Apr 24 2010
As a counselor at Life Skills Resource Group in Orlando, I meet many people and hear lots of different perspectives expressed, especially about the rightness or wrongness of others. When I was a young girl, I used to listen to adult conversations around me. I heard lots of judging and criticizing in those conversations. Often, it seems, people are sure they know what is right and when other people aren’t (right, that is).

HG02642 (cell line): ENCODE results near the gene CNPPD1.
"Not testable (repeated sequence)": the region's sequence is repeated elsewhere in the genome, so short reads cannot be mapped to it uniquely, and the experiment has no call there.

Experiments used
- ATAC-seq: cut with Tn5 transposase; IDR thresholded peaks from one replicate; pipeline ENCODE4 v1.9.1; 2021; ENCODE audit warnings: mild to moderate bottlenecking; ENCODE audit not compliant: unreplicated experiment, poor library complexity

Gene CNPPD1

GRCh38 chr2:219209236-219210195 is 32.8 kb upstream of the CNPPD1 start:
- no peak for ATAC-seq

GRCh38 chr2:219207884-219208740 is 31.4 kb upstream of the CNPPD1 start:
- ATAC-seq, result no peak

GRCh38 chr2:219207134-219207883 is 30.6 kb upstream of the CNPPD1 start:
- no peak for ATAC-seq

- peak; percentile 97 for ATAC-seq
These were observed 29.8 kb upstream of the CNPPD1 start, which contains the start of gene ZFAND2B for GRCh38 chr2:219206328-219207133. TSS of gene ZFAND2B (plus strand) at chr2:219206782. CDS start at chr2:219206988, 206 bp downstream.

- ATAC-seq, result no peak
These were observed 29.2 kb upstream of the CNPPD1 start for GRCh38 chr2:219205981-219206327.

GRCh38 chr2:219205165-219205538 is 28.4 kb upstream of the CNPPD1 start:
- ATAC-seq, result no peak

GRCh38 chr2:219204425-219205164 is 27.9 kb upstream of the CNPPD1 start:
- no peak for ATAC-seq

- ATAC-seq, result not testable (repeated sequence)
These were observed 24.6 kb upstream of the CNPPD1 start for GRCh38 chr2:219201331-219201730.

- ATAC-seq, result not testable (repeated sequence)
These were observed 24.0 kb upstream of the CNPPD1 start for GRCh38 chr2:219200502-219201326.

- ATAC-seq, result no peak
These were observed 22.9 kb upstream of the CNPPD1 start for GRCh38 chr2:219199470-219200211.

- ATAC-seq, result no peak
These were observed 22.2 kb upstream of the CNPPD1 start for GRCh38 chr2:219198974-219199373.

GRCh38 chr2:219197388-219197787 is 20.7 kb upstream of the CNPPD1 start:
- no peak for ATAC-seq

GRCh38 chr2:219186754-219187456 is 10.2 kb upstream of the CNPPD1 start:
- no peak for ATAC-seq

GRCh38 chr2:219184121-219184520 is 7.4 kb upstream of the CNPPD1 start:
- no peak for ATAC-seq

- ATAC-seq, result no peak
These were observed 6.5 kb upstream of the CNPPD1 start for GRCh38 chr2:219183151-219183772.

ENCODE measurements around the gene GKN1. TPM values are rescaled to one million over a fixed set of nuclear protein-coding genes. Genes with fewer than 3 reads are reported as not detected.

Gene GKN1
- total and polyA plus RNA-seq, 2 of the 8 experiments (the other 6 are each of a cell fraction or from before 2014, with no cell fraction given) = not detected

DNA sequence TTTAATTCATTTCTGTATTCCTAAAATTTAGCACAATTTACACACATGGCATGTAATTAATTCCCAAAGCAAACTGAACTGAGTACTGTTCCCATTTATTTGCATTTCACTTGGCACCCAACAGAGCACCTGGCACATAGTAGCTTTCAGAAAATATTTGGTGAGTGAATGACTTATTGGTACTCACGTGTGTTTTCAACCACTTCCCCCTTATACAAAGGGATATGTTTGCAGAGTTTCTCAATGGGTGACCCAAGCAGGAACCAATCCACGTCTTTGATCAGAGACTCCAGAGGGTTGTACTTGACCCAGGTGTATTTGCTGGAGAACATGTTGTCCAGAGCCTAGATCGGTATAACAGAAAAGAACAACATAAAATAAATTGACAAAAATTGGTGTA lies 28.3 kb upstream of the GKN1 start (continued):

As a child, peoples’ judgments scared me. I tried really hard to listen to all the criticisms and use them to form a set of rules to live by–so I would be exempt from judgment, so I would know how to be right. As I grew older, though, I discovered that there were going to be too many rules to follow. Even worse, I learned that the rules could be contradictory, because different people had different ideas about what was right. It became quite a dilemma for me. The other problem was that there didn’t seem to be any space for me to make my own decisions about how I wanted to live and act—I was just jumping through the hoops of everyone else’s determinations about what’s right.